Of the many family home videos on the shelf back home, only one of them is in VHS form: “Katie’s First Christmas.” While two of the scenes captured therein include my role as the baby Jesus in our family’s Nativity Scene and Mom showing off Christmas presents to camera-wielding Dad, my favorite event to watch is unrelated to the holiday. It involves my eleven-month-old self bringing a book to my mother. I hand it to her and let her place me on her lap with the casual air of routine. She reads it—“The Going to Bed Book”—aloud, and lets me turn the pages.
Reading is, then, one of my most longstanding habits (although “addiction” might be more apt word in this case). Consistent reading increased my vocabulary, communication skills, and pleasure; I was hooked. By middle school, it got to the point where I couldn't eat without reading simultaneously, even if it was just the back of the cereal box.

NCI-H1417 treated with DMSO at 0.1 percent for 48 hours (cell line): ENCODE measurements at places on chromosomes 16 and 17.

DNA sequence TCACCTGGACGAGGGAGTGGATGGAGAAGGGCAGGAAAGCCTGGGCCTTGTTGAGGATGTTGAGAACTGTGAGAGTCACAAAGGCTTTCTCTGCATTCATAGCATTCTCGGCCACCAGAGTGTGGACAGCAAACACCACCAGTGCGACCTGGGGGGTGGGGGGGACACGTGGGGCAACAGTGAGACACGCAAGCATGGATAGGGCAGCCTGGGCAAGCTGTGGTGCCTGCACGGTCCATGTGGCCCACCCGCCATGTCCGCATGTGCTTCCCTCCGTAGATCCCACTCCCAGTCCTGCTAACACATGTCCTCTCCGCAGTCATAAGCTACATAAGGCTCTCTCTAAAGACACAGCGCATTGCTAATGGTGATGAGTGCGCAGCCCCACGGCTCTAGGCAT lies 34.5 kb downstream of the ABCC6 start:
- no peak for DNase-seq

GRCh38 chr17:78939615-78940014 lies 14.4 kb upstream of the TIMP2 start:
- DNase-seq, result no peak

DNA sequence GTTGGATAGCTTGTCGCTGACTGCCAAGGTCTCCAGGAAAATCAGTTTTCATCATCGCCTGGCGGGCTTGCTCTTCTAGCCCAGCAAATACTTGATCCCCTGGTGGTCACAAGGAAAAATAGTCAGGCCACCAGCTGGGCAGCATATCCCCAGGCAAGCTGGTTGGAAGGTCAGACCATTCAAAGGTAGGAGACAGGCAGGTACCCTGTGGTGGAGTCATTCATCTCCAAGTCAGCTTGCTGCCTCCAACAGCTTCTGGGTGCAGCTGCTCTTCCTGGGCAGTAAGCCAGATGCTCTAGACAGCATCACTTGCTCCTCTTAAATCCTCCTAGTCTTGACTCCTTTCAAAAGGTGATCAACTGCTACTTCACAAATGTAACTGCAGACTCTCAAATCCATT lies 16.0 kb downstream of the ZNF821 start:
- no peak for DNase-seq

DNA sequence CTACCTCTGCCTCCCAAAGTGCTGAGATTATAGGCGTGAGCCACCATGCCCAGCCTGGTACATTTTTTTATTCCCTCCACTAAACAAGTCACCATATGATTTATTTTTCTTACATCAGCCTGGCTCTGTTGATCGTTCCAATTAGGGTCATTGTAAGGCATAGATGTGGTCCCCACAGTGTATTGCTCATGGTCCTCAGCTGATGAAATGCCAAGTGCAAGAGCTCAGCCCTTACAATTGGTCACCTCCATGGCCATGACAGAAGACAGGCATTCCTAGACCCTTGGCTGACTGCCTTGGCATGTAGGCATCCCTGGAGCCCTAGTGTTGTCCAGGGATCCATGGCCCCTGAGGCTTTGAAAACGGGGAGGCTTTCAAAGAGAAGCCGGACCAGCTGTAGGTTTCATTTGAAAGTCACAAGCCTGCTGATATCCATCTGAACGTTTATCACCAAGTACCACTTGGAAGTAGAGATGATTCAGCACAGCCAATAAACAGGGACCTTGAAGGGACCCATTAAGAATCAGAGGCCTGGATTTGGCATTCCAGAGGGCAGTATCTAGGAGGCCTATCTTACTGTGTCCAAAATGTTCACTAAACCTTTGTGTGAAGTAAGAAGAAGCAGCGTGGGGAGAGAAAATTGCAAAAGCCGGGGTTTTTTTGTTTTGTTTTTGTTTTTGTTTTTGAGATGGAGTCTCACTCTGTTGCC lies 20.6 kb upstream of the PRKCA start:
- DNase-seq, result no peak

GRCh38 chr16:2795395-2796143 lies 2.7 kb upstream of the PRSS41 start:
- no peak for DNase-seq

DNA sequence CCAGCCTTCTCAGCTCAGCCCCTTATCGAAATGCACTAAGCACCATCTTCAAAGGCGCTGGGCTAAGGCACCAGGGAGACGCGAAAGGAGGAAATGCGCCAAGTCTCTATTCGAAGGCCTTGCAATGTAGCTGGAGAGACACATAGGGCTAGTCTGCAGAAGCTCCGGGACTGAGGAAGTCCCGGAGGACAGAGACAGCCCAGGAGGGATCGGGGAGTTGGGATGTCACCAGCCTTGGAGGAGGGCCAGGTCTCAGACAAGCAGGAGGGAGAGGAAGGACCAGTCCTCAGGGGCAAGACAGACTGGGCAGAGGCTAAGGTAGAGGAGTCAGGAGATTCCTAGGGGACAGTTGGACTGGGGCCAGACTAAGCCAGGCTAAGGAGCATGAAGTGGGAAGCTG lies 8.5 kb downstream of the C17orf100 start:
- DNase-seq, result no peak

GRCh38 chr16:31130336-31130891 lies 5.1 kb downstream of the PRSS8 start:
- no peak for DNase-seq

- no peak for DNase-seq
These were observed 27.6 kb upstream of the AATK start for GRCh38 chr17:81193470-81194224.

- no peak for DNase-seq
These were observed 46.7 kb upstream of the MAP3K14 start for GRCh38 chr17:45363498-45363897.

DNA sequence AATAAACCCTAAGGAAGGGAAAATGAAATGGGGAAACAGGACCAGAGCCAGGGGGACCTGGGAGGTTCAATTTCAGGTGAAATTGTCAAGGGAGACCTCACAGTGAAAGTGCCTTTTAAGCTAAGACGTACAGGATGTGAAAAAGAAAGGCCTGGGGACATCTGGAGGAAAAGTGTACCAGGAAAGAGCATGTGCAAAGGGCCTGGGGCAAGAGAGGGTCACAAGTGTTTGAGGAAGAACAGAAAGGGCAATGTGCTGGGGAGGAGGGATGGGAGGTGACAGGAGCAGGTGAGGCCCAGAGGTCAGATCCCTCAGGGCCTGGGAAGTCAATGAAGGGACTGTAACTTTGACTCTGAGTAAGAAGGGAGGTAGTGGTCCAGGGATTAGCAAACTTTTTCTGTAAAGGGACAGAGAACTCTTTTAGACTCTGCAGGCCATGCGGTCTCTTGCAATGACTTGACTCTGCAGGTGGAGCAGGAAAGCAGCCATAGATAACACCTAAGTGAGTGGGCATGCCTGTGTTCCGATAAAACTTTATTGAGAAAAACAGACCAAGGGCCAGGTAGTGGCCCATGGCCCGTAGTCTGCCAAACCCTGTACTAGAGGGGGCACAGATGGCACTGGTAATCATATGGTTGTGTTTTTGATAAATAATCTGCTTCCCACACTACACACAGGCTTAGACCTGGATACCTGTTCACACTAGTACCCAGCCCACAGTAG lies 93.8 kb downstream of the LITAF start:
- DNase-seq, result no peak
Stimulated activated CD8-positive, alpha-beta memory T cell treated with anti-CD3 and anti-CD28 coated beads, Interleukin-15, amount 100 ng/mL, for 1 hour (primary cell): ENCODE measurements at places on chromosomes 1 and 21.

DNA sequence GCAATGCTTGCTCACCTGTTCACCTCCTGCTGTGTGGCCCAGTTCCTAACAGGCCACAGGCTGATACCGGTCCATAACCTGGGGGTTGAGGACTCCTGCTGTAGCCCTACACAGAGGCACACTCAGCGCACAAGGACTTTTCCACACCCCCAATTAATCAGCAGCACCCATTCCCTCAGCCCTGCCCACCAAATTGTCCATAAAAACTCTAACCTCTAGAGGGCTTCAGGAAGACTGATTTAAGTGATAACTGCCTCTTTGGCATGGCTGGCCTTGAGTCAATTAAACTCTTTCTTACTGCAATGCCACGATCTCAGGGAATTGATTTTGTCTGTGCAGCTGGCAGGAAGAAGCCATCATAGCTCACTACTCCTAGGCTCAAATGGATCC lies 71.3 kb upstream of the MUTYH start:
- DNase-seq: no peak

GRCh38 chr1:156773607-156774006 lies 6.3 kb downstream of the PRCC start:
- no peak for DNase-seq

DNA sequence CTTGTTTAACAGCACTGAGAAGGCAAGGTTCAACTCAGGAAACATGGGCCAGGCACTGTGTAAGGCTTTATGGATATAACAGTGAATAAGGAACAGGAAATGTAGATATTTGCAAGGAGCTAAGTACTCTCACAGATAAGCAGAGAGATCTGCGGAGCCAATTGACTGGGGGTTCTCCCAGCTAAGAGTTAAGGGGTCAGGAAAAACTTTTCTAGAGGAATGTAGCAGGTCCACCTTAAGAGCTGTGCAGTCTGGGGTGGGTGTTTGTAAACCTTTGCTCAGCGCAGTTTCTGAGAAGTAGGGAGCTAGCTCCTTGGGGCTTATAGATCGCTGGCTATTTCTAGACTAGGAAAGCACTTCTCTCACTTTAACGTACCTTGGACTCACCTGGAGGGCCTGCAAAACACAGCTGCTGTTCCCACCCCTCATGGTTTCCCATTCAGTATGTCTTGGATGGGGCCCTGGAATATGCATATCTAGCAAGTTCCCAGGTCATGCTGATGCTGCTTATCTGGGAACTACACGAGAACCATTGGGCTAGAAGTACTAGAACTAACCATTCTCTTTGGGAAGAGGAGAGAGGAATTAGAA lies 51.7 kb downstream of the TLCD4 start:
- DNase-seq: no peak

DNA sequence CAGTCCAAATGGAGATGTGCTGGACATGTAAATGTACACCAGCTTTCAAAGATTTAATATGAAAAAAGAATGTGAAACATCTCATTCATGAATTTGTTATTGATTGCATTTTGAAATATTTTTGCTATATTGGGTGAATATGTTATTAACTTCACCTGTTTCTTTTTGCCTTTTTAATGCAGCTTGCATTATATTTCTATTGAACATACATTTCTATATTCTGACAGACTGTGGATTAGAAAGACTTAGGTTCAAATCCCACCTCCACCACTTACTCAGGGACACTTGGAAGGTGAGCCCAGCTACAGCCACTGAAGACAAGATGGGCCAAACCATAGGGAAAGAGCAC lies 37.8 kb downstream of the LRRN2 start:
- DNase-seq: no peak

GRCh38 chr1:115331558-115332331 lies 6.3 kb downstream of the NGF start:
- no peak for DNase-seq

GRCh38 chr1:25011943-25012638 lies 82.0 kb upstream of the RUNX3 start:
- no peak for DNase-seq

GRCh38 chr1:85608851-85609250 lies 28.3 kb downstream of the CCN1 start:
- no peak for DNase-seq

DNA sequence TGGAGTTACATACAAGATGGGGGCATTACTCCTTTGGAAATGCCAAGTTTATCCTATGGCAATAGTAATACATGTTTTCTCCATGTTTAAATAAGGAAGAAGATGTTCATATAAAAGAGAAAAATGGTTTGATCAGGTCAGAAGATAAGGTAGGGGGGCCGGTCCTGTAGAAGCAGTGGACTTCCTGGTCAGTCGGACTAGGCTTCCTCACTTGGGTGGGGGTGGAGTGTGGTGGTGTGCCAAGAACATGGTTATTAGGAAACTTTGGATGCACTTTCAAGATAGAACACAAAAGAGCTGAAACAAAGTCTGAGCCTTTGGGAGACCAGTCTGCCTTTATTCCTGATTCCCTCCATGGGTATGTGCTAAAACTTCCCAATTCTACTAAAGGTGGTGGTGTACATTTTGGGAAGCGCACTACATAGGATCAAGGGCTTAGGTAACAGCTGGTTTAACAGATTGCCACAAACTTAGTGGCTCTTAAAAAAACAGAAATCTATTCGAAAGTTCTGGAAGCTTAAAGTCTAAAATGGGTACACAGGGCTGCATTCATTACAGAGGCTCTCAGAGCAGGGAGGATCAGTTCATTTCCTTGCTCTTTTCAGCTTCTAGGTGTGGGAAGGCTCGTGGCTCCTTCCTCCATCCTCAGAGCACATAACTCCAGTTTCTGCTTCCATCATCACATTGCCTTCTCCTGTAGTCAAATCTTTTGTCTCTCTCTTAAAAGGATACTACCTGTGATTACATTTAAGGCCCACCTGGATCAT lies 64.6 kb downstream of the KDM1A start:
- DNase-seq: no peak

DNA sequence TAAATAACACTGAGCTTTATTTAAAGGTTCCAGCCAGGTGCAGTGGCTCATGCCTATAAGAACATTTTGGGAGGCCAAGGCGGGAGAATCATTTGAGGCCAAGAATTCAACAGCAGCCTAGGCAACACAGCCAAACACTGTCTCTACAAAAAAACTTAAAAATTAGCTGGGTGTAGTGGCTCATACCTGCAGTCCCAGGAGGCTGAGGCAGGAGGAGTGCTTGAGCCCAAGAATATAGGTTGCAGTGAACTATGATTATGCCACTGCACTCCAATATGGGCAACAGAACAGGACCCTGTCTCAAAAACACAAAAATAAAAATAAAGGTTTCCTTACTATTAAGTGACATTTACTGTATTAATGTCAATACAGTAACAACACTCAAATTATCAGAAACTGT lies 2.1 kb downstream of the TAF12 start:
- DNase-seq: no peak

Middle school was also the point when I made one of my most sacred and influential vows to myself: that I would never again let a day go by without studying God’s word. I’d had much experience with the scriptures before, but my consistency with (and thus yield from) them had fluctuated. I knew, due in part to the benefits of my secular reading, the power of habit.
Thus far, I have kept my vow, and intend to for the rest of my life. The expected—indeed, promised—blessings of increased knowledge, wisdom, moral strength, and influence of the Holy Ghost have been mine. As much joy as nearly any piece of literature brings me, the word of God brings the most. And that, my friends, is saying something.